Cheap oil is latest threat to Kurdish region

The Kurdistan region is challenged by the incredibly low oil prices, so that its 250,000 barrels of exports are worth far less than any money it expected to get from Baghdad.

THE BORDER between the Kurdistan Region of Iraq and Iran. (photo credit: REUTERS)
THE BORDER between the Kurdistan Region of Iraq and Iran.
(photo credit: REUTERS)
The Kurdistan autonomous region of Iraq is threatened by low oil prices as Iraq’s central government remains in crisis and budget debates continue. Baghdad is supposed to provide the Kurdish region a seventeen percent share of the Iraqi budget but has systematically cut it since 2014, alleging that crises in Baghdad and the war on ISIS made it difficult to pay the Kurds their fair share.
The budget battle has eroded trust between Baghdad and the Kurdistan region’s capital of Erbil. Initially it was a temporary problem imposed by the war on ISIS. ISIS had threatened Kirkuk and cut off the Kurdish region from Baghdad, leading the region to be increasingly linked economically to Turkey and Iran and export its own oil. Chauvinism and nationalism in Baghdad also led to calls to reduce the Kurdistan region’s budget from the seventeen percent it was supposed to receive since 2005.
Oil sales have helped the Kurdish region make up for the budget shortfall. However, rapidly declining oil prices now threaten to undo the region’s gains and also force Erbil into a weaker position in discussions with Baghdad. The context is that Baghdad stopped paying state employees in the Kurdish region between 2014 and 2018. In 2017 Baghdad sent the federal army, and Iranian-backed sectarian militias, to attack Kurdish forces in Kirkuk after the Kurdish region held a referendum on independence. Baghdad tried to strangle the Kurdish region by stopping flights to its airports and threatening to close its borders with Turkey and Iran. However it was Baghdad’s leader Haider al-Abadi who ended up failing in the 2018 elections and instead the Kurdish region was able to negotiate a new budget with his successor
However Abadi’s successor, Adil Abdul-Mahdi ran into his own problems in the fall of 2019 when massive protests broke out in southern Iran and Iranian-backed militias massacred the protesters. In the midst of the crises Abdul-Mahdi resigned in November 2019 and a new era of chaos was unleashed. Amid US-Iran tensions, drawdowns of US forces, declining oil prices, a coronavirus pandemic and increased ISIS attacks, Iraq has now gone through two failed prime ministerial designates, Mohammed Tawfiq Allawi and the ill-fated Adnan al-Zurfi. Allawi failed in March to form a government and Zurfi was shown the door in April. Mustafa al-Kadhimi appeared to be a consensus choice, backed by both Shi’ite parties and Kurdish parties. But his cabinet was rejected on April 24.
The problems for the KRG and multi-fold. First of all it exports its own oil, and a 2018 budget encouraged it to export more than 250,000 barrels a day and hand over those revenues to Baghdad in exchange for its part of the budget. Under the 2018 deal the Kurdistan region, often called KRG, would get 12.67% of the federal budget. This was supposed to make it so state employees in the region would finally get paychecks on time, rather than months late. The reality is that Baghdad was slow-playing its hand to try to break Erbil’s resolve. It continued to create excuses. Billions of dollars in revenue have also disappeared over the years from Baghdad, perhaps ending up in Iran’s hands. Iran is a close ally of the leading parties in Baghdad and Iran needs funds for sanctions relief. Iran has co-opted the economy of parts off central and southern Iraq, exporting electricity to Iraq and making Iraq dependent on Iran. This is strange because Iraq sits on a sea of oil, and yet its infrastructure in Basra and other places is worse than neighboring Iran. How is it that parts of Iraq that should be among the wealthiest places on earth and look like the Gulf states, are instead a disaster? How is it they have to import electricity when it is Iran that is under sanctions? Iran appears to have used the period after the US withdrawal from Iraq to bleed Iraq economically and sponge up Iraqi assets. The Kurdistan region was isolated from some of that by being autonomous. However now the wave has broken with the low oil prices.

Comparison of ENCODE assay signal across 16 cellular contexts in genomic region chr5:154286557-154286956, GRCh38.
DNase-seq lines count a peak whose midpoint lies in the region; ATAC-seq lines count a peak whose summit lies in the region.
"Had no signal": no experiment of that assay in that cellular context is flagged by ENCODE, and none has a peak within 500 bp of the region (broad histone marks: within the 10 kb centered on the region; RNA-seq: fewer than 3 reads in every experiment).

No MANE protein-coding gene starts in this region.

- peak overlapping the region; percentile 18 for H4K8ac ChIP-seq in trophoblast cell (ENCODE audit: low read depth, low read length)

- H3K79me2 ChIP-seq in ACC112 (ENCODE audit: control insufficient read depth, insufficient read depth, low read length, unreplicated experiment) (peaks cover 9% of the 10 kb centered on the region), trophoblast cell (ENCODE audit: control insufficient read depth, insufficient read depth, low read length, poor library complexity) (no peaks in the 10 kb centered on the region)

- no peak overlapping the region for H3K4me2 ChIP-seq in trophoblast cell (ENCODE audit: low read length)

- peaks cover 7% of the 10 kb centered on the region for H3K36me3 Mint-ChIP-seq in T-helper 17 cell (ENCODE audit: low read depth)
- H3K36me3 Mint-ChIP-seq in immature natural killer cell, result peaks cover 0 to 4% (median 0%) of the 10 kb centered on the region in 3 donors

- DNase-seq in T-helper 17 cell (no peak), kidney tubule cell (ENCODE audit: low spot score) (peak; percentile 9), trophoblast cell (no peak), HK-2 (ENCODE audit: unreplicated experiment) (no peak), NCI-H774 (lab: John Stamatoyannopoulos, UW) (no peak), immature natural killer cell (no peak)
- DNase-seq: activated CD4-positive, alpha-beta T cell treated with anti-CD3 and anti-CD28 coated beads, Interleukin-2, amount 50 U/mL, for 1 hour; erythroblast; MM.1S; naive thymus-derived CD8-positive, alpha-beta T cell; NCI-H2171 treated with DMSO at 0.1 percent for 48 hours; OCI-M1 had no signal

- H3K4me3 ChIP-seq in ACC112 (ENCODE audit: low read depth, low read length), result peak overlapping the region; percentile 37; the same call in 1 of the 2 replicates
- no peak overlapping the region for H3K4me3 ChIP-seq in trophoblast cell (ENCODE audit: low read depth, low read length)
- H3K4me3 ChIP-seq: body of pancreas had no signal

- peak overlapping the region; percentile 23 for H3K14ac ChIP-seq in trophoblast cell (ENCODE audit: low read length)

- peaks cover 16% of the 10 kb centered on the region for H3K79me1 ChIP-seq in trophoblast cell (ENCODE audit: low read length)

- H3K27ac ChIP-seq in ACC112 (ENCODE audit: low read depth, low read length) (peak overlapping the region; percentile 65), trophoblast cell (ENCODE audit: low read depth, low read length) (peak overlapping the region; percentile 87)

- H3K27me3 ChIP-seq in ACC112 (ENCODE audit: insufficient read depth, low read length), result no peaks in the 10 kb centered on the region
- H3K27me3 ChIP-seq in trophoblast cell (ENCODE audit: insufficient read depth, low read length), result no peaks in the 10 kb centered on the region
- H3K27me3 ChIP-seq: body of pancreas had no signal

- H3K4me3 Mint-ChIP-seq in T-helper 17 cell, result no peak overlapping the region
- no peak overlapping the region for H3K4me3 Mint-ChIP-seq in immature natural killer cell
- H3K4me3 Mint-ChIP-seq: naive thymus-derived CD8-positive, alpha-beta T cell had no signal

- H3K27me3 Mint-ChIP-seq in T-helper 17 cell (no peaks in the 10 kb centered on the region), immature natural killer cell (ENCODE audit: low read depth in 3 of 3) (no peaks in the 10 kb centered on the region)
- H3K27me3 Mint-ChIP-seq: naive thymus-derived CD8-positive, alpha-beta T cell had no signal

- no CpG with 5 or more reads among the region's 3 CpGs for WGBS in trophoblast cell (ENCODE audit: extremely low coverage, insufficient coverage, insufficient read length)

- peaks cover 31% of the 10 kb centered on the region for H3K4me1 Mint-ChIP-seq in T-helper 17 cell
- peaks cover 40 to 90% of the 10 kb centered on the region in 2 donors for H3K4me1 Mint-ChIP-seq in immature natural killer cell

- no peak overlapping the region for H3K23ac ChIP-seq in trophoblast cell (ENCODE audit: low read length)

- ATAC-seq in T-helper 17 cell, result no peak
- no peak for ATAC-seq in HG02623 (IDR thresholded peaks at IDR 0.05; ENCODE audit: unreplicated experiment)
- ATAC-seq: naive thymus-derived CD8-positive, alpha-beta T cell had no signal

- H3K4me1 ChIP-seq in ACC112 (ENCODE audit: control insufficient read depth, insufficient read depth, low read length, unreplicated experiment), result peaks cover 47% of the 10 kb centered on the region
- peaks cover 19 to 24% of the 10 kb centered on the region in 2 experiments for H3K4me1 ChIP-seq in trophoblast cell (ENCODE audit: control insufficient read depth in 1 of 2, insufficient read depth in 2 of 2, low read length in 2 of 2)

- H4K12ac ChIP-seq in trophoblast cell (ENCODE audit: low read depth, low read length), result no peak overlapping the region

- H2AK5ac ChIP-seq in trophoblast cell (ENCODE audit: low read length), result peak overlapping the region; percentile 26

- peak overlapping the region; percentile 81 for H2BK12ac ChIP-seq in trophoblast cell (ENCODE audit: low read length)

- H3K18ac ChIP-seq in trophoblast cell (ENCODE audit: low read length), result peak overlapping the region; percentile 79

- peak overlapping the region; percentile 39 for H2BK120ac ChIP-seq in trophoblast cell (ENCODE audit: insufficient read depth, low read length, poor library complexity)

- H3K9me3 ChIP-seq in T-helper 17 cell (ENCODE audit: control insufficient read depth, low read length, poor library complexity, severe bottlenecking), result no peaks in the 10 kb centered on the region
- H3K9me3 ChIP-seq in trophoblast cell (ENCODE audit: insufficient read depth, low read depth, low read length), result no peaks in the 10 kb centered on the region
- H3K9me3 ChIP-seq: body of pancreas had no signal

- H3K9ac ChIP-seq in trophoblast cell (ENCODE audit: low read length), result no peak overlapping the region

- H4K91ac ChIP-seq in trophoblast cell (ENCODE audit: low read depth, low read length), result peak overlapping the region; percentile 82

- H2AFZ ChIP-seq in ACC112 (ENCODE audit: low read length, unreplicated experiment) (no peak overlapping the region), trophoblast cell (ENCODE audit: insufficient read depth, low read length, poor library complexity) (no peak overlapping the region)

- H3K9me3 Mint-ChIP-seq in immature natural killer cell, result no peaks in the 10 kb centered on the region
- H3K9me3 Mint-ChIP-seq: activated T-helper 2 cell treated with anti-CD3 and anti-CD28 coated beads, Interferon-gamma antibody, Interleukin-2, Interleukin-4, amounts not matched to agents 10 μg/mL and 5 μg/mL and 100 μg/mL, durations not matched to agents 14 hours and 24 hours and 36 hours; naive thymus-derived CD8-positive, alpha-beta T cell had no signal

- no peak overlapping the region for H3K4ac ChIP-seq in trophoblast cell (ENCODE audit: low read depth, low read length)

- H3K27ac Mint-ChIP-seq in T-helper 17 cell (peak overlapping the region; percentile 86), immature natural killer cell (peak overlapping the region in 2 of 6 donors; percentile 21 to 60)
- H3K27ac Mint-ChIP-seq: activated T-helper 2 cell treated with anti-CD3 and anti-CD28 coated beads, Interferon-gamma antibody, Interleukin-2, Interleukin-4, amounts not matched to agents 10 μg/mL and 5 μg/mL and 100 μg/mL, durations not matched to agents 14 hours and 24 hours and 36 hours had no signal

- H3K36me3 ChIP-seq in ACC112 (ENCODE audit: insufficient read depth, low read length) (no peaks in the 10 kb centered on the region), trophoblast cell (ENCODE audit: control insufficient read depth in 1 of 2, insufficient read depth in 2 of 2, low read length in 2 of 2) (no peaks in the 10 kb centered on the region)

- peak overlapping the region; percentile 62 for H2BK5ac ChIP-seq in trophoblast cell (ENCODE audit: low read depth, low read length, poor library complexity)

Now the Kurdistan region is challenged by the incredibly low oil prices so that its 250,000 barrels of exports are worth far less than the money it expected to get from Baghdad. But Baghdad is also being bled white by the oil crisis. Around 95% of its federal budget comes from oil, a fact that has not been remedied for decades. Iraq’s federal budget increased from around $72 billion in 2010 to $88 billion in 2018.
The Kurdistan region now realizes its predicament. It has said it is prepared to hand over 250,000 barrels of oil a day now to Baghdad, oil that is now largely worthless because of the global oil price slump. It is not clear what will happen now. Money is not flowing from Baghdad to Erbil. Iraq still does not have a Prime Minister. Despite the relative stability and security of the Kurdistan region, where strict lockdowns reduced the Covid-19 spread, there are concerns about what comes next. Investment in the Kurdistan region, especially by Turkey, the Gulf states and even trade with Iran, has benefited the region over the years. It has been safe from terror and many international companies and groups and members of the anti-ISIS Coalition are based there. But it needs a budget and civil servants need to be paid.